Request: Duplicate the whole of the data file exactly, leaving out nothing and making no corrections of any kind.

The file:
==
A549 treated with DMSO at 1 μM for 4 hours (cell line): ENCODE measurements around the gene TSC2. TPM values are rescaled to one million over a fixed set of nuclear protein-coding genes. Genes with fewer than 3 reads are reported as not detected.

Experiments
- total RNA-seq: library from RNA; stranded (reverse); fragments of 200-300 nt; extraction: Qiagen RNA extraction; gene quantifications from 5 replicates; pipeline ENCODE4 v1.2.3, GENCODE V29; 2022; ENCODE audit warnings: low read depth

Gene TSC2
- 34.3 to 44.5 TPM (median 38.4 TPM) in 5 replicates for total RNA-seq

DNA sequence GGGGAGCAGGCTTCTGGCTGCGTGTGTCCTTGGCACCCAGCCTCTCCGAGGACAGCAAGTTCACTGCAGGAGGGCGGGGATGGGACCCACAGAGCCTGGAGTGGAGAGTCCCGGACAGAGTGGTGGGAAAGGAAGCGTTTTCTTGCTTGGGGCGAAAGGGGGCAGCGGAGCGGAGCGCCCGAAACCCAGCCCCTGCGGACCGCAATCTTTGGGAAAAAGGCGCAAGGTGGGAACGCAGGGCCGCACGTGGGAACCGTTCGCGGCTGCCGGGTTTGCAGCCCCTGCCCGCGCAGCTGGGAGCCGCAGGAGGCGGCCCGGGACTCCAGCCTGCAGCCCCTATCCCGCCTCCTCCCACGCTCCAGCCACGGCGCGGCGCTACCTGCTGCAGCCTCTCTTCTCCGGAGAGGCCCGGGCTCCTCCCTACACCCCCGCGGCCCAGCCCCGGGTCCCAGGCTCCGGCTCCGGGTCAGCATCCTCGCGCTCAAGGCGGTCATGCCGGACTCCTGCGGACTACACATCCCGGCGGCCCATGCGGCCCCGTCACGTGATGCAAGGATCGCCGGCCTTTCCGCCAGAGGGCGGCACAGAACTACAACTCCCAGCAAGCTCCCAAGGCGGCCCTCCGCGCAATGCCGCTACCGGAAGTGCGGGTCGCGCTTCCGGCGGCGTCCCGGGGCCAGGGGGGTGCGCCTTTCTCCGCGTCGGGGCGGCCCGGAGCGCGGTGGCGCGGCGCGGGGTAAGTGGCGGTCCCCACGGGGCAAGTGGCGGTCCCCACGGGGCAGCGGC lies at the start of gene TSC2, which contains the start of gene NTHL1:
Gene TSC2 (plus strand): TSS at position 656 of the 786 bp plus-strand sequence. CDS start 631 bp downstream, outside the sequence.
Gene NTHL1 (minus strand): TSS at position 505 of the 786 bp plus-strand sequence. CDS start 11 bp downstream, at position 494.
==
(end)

A549 treated with DMSO at 1 μM for 4 hours (cell line): ENCODE measurements around the gene TSC2. TPM values are rescaled to one million over a fixed set of nuclear protein-coding genes. Genes with fewer than 3 reads are reported as not detected.

Experiments
- total RNA-seq: library from RNA; stranded (reverse); fragments of 200-300 nt; extraction: Qiagen RNA extraction; gene quantifications from 5 replicates; pipeline ENCODE4 v1.2.3, GENCODE V29; 2022; ENCODE audit warnings: low read depth

Gene TSC2
- 34.3 to 44.5 TPM (median 38.4 TPM) in 5 replicates for total RNA-seq

DNA sequence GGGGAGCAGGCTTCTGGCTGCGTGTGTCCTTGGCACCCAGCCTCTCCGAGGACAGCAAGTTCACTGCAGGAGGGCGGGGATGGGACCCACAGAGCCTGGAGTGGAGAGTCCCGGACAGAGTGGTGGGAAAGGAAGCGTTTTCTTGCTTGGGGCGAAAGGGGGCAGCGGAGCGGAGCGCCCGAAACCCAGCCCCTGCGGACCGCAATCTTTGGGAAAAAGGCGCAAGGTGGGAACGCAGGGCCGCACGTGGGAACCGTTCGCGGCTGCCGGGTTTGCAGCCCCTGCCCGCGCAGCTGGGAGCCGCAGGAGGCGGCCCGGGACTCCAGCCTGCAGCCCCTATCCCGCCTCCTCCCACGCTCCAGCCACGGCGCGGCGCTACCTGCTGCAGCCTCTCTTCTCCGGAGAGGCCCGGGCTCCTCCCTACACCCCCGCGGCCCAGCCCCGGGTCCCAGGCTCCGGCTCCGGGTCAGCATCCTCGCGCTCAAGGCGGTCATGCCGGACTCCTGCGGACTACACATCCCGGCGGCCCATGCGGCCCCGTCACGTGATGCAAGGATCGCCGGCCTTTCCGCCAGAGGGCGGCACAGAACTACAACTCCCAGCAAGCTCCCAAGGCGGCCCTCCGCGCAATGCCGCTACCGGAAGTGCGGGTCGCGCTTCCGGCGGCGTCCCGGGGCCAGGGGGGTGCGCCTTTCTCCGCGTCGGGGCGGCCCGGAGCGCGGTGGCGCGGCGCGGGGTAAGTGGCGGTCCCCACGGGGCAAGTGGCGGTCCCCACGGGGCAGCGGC lies at the start of gene TSC2, which contains the start of gene NTHL1:
Gene TSC2 (plus strand): TSS at position 656 of the 786 bp plus-strand sequence. CDS start 631 bp downstream, outside the sequence.
Gene NTHL1 (minus strand): TSS at position 505 of the 786 bp plus-strand sequence. CDS start 11 bp downstream, at position 494.